Wooden Nickels

“Don’t take any wooden nickels!” That was the saying years ago that meant be cautious in your interactions, business dealings, and purchases. A wooden nickel was a token or scrip that was redeemable for specific items depending on who issued it. In the early days of American expansion, companies would issue paper scrip or tokens as part of their payout of wages to employees. These substitutes for real money could be used at the Company Store to purchase needed items. In those out-of-the-way businesses, it was difficult to get to a town where you could purchase personal provisions. Companies helped their workers by providing goods, but many times the items had a heavy mark-up. Sixteen Tons is a song, sung by Tennessee Ernie Ford in 1956, about how life was for coal miners and gives an example of how a company store worked.

Using something other than authorized money such as the Dollar, Yen, Pound, Euro, or another state-issued currency was not an uncommon occurrence. During the American Civil War, The Great Depression, and many other times of economic distress token forms of money were distributed locally so that commerce could continue. It is much like a way to barter for goods and services using a local item that everyone in that location agrees will act like money. S&H Green Stamps, store coupons, punch cards, and even those buy-one-get-one sales are a form of currency locally accepted for discounts or items.

In our digital era, is it any wonder that Bitcoin and other cryptocurrencies have become the new Wooden Nickel? Skeptics might claim the right to be cautious, but more intrepid souls have embraced this form of scrip. Precious metals, which have been the currency for centuries, are another form of wealth that many folks are securing to diversify their investment portfolios. The recent uptick in our inflated government-issued money has made many people look elsewhere for financial security.

Since 1945, the United States and Saudi Arabia made an agreement that created the Petrodollar. Oil was the new asset that backed our money system. Previously, the U.S. had gold and silver reserves that bankrolled the American buck. Until recently, the U.S. ability to keep its financial standing with the world, who pegged their currencies to the dollar, has gone unchallenged. That may have changed in recent months. The Gateway Pundit reports-

“For the last 50 years, the petrodollar was in place.  Big oil made its transactions in USD.  Then a couple of days ago, Russia and Saudi Arabia signed an agreement that likely went beyond the military and defense cooperation it claims.  The agreement likely removes the two countries from their relationship with the dollar.” ~ Joe Hoft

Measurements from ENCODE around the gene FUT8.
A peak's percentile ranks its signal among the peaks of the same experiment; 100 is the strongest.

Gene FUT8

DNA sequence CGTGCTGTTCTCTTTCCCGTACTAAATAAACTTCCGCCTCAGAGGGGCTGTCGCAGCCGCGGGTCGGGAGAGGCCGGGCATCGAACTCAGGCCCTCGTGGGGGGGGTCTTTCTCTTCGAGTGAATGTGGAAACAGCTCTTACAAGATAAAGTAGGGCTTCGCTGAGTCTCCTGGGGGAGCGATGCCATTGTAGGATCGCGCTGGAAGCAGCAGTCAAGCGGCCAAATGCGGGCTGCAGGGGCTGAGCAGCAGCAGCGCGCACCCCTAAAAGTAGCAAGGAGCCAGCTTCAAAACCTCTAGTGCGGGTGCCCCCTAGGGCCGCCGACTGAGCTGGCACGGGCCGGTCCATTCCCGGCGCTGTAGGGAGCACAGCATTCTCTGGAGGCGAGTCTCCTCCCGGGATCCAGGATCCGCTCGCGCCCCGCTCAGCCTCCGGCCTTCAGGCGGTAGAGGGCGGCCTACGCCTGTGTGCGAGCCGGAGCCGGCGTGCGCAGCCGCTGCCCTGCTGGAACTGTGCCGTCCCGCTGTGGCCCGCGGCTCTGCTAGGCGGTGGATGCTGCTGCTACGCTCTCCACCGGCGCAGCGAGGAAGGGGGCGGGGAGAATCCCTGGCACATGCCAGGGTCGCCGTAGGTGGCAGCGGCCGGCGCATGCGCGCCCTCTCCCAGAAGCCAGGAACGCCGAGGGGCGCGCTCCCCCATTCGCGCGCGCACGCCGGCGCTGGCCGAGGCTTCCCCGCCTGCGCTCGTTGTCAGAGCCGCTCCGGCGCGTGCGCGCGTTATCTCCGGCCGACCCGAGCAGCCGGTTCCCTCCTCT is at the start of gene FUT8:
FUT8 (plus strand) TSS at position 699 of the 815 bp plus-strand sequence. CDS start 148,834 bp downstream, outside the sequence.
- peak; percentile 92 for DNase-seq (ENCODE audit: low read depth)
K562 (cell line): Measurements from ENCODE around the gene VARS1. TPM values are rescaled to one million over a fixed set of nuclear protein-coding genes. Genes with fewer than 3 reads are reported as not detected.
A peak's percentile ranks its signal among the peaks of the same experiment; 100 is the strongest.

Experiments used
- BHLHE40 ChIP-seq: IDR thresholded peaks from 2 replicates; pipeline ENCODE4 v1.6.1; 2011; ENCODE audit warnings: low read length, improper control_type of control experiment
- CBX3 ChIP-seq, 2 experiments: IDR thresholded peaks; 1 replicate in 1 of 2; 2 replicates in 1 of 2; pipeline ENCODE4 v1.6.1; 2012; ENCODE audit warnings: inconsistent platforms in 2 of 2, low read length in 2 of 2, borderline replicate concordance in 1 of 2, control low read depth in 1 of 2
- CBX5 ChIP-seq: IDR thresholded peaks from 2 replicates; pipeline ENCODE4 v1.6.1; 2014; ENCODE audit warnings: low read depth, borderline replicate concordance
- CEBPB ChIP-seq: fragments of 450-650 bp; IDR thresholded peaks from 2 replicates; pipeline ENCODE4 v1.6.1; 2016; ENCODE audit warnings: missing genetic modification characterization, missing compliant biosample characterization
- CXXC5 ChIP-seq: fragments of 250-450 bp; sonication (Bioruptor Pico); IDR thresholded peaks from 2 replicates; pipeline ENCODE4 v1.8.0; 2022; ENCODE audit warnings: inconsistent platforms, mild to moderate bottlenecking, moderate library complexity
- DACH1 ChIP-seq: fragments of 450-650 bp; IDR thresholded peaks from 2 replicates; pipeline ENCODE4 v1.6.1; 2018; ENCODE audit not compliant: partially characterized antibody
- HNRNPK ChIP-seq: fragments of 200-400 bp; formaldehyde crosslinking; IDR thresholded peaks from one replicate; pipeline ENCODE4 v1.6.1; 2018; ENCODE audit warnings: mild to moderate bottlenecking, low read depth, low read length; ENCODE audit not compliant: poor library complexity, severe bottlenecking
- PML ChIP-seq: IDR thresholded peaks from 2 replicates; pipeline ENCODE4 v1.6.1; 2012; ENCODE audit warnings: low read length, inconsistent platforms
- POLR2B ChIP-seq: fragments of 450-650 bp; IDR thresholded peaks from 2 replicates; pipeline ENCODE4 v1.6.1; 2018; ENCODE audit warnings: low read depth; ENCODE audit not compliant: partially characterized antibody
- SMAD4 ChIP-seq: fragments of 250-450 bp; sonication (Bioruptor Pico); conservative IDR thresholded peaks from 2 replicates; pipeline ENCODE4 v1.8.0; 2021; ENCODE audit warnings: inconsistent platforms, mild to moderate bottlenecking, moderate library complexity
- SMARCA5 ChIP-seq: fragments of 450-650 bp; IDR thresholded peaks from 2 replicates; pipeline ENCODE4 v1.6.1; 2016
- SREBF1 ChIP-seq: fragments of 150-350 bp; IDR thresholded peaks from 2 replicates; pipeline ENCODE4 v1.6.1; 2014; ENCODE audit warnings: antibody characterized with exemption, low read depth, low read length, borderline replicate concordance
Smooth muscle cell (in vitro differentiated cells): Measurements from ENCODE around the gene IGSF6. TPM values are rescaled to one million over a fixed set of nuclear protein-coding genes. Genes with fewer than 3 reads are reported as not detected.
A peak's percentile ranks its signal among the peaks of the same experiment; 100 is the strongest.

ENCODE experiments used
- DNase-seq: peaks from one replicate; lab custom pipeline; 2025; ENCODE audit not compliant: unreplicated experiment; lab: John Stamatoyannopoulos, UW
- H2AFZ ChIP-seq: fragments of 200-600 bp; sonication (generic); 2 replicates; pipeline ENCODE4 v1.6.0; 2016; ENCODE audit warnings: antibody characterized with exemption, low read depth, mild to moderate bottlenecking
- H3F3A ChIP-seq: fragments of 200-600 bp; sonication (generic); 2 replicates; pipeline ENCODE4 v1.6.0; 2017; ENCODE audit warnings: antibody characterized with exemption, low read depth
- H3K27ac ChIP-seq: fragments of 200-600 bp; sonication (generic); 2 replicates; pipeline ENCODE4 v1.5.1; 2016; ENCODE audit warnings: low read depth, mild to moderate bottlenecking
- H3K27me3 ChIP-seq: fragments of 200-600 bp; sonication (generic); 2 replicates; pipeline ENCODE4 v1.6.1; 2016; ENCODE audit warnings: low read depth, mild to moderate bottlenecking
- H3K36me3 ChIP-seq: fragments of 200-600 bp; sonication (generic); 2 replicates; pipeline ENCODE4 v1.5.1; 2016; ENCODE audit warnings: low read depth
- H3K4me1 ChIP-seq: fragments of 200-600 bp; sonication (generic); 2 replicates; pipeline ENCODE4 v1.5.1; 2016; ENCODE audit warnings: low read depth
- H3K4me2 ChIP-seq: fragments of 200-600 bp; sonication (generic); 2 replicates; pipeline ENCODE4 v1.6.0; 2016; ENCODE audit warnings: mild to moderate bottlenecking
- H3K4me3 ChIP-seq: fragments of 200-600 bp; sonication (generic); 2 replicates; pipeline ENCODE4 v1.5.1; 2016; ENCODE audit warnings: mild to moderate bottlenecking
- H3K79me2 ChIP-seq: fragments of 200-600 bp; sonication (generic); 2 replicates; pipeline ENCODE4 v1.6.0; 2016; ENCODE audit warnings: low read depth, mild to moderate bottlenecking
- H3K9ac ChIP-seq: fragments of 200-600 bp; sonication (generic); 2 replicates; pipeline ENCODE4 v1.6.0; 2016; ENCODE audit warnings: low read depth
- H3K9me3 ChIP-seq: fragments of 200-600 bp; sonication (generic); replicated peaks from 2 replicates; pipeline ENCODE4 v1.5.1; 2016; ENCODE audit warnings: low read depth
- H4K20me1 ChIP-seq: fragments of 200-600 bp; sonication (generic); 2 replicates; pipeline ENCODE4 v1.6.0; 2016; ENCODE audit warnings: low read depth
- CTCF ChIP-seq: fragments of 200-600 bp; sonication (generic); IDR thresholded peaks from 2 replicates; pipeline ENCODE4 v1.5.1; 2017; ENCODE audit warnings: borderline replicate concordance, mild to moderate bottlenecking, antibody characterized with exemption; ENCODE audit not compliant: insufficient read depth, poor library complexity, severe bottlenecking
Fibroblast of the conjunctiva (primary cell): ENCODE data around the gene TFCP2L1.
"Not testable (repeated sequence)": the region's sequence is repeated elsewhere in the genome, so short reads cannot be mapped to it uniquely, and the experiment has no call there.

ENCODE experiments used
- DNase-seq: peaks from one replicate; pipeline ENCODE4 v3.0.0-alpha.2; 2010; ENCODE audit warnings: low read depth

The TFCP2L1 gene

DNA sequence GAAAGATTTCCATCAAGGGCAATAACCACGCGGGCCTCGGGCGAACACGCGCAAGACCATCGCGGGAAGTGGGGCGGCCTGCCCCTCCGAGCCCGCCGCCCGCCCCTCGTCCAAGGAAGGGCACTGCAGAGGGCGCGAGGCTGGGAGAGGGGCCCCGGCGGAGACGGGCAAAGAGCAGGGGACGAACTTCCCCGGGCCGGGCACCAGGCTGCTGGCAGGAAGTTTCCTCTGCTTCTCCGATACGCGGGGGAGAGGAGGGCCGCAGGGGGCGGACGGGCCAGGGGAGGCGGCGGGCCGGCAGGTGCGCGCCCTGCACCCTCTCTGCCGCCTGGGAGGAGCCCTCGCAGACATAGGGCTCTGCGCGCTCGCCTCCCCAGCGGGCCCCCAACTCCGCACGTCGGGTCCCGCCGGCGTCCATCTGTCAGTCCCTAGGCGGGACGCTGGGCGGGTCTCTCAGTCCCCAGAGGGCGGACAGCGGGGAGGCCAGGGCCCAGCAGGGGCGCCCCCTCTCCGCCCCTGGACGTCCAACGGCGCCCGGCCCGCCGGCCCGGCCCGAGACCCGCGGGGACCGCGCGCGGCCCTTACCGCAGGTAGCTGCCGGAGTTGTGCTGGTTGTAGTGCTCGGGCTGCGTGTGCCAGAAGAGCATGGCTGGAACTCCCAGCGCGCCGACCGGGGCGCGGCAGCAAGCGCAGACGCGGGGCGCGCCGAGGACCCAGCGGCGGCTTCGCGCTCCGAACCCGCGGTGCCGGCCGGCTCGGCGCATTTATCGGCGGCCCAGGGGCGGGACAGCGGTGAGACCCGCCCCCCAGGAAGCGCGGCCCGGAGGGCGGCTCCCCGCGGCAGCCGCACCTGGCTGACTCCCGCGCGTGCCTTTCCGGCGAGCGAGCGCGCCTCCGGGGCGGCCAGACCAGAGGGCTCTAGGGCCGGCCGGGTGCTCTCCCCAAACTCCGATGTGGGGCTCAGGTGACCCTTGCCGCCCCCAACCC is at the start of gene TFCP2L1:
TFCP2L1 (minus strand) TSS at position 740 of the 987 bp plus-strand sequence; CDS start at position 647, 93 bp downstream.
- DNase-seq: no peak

If this information is correct, it would mean that our petro-backed currency is now worthless since other currencies are being accepted in payment of our long-held assets. World nations would not need our dollars to purchase goods as in the past. Countries had to exchange their currency for dollars in order to pay for oil. The exchange rate could leave them in a similar condition to the coal miners in the song- owing more than they gained.

On December 23rd, 1913, the Fed was born when President Wilson signed the Federal Reserve Act into law. Even though the Fed had no reserves nor was it part of the government since it is a private corporation, it became the entity that doled out the money in the form of a loan to the U.S. America lost its ability to provide sovereign money to its citizens. Now every dollar issued was less than its original worth due to the interest that had to be paid to the Fed on the loan. Slowly, the inability to pay back the interest was kicked down the road as the debt ceiling was raised for various reasons during each administration from that time in 1913 until our present time. The purchasing power of our beloved dollar has fallen to historic levels and we are paying the price (pardon the pun) for that lack of insight, common sense, and good stewardship.

It seems that if our dollar is no longer the World Reserve Currency, then it would make sense to get out of the petro-dollar money-pit. Investing in assets that hold and possibly increase in value would be advised, though I am not a financial consultant. From my research, if the dollar becomes no better than a wooden nickel used locally in a limited fashion, finding other means to acquire goods and services would be a logical next step.

~Pixbay nattanan23 / 34 images

~~ Find out how Catherine curbed her manic spending in Metaphysical Girl: How I Recovered my Mental Health. Available for Pre-Order Now! Publish Date- December 26th, 2021 at SmashwordsApple, Gardeners, OdiloKobo, and Barnes & Noble

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